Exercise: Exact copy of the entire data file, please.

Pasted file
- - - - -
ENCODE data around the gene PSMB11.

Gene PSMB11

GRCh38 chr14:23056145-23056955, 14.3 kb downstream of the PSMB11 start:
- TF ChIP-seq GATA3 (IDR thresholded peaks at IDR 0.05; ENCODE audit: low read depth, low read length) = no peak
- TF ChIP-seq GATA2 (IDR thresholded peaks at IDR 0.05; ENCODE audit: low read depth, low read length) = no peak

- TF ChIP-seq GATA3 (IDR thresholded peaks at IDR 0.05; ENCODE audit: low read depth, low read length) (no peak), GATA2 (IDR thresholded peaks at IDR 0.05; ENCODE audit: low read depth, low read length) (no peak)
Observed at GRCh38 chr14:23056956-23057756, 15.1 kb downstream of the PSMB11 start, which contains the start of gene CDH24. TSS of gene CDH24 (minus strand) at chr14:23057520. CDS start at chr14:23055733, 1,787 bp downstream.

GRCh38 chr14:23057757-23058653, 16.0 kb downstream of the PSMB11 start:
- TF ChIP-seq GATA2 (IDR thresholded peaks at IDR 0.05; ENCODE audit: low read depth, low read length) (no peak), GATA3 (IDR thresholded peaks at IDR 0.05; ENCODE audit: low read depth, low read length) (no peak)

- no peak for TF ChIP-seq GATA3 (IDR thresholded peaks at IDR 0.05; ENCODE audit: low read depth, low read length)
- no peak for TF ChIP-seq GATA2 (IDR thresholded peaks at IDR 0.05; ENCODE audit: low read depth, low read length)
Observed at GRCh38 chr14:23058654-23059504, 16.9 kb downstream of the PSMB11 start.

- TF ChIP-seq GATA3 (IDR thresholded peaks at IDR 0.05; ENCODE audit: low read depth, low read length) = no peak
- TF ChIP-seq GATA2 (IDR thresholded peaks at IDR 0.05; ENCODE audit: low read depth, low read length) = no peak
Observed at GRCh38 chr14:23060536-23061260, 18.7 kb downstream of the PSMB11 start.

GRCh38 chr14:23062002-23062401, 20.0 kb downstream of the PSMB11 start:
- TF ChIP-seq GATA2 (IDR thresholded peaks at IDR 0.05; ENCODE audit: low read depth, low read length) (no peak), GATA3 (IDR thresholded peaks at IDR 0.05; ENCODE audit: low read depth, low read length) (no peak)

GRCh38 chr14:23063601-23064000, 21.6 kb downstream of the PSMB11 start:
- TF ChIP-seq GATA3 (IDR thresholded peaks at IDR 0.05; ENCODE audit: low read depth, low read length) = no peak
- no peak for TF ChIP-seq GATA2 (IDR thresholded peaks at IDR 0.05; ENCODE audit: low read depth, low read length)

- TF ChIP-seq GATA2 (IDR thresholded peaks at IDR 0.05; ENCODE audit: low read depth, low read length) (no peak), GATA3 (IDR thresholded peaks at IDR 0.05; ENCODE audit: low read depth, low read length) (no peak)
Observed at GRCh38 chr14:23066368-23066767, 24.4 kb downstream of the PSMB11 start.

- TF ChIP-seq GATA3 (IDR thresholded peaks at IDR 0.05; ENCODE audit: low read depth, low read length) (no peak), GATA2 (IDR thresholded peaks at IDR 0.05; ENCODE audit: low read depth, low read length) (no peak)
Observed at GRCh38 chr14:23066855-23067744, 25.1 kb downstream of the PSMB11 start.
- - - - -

ENCODE data around the gene PSMB11.

Gene PSMB11

GRCh38 chr14:23056145-23056955, 14.3 kb downstream of the PSMB11 start:
- TF ChIP-seq GATA3 (IDR thresholded peaks at IDR 0.05; ENCODE audit: low read depth, low read length) = no peak
- TF ChIP-seq GATA2 (IDR thresholded peaks at IDR 0.05; ENCODE audit: low read depth, low read length) = no peak

- TF ChIP-seq GATA3 (IDR thresholded peaks at IDR 0.05; ENCODE audit: low read depth, low read length) (no peak), GATA2 (IDR thresholded peaks at IDR 0.05; ENCODE audit: low read depth, low read length) (no peak)
Observed at GRCh38 chr14:23056956-23057756, 15.1 kb downstream of the PSMB11 start, which contains the start of gene CDH24. TSS of gene CDH24 (minus strand) at chr14:23057520. CDS start at chr14:23055733, 1,787 bp downstream.

GRCh38 chr14:23057757-23058653, 16.0 kb downstream of the PSMB11 start:
- TF ChIP-seq GATA2 (IDR thresholded peaks at IDR 0.05; ENCODE audit: low read depth, low read length) (no peak), GATA3 (IDR thresholded peaks at IDR 0.05; ENCODE audit: low read depth, low read length) (no peak)

- no peak for TF ChIP-seq GATA3 (IDR thresholded peaks at IDR 0.05; ENCODE audit: low read depth, low read length)
- no peak for TF ChIP-seq GATA2 (IDR thresholded peaks at IDR 0.05; ENCODE audit: low read depth, low read length)
Observed at GRCh38 chr14:23058654-23059504, 16.9 kb downstream of the PSMB11 start.

- TF ChIP-seq GATA3 (IDR thresholded peaks at IDR 0.05; ENCODE audit: low read depth, low read length) = no peak
- TF ChIP-seq GATA2 (IDR thresholded peaks at IDR 0.05; ENCODE audit: low read depth, low read length) = no peak
Observed at GRCh38 chr14:23060536-23061260, 18.7 kb downstream of the PSMB11 start.

GRCh38 chr14:23062002-23062401, 20.0 kb downstream of the PSMB11 start:
- TF ChIP-seq GATA2 (IDR thresholded peaks at IDR 0.05; ENCODE audit: low read depth, low read length) (no peak), GATA3 (IDR thresholded peaks at IDR 0.05; ENCODE audit: low read depth, low read length) (no peak)

GRCh38 chr14:23063601-23064000, 21.6 kb downstream of the PSMB11 start:
- TF ChIP-seq GATA3 (IDR thresholded peaks at IDR 0.05; ENCODE audit: low read depth, low read length) = no peak
- no peak for TF ChIP-seq GATA2 (IDR thresholded peaks at IDR 0.05; ENCODE audit: low read depth, low read length)

- TF ChIP-seq GATA2 (IDR thresholded peaks at IDR 0.05; ENCODE audit: low read depth, low read length) (no peak), GATA3 (IDR thresholded peaks at IDR 0.05; ENCODE audit: low read depth, low read length) (no peak)
Observed at GRCh38 chr14:23066368-23066767, 24.4 kb downstream of the PSMB11 start.

- TF ChIP-seq GATA3 (IDR thresholded peaks at IDR 0.05; ENCODE audit: low read depth, low read length) (no peak), GATA2 (IDR thresholded peaks at IDR 0.05; ENCODE audit: low read depth, low read length) (no peak)
Observed at GRCh38 chr14:23066855-23067744, 25.1 kb downstream of the PSMB11 start.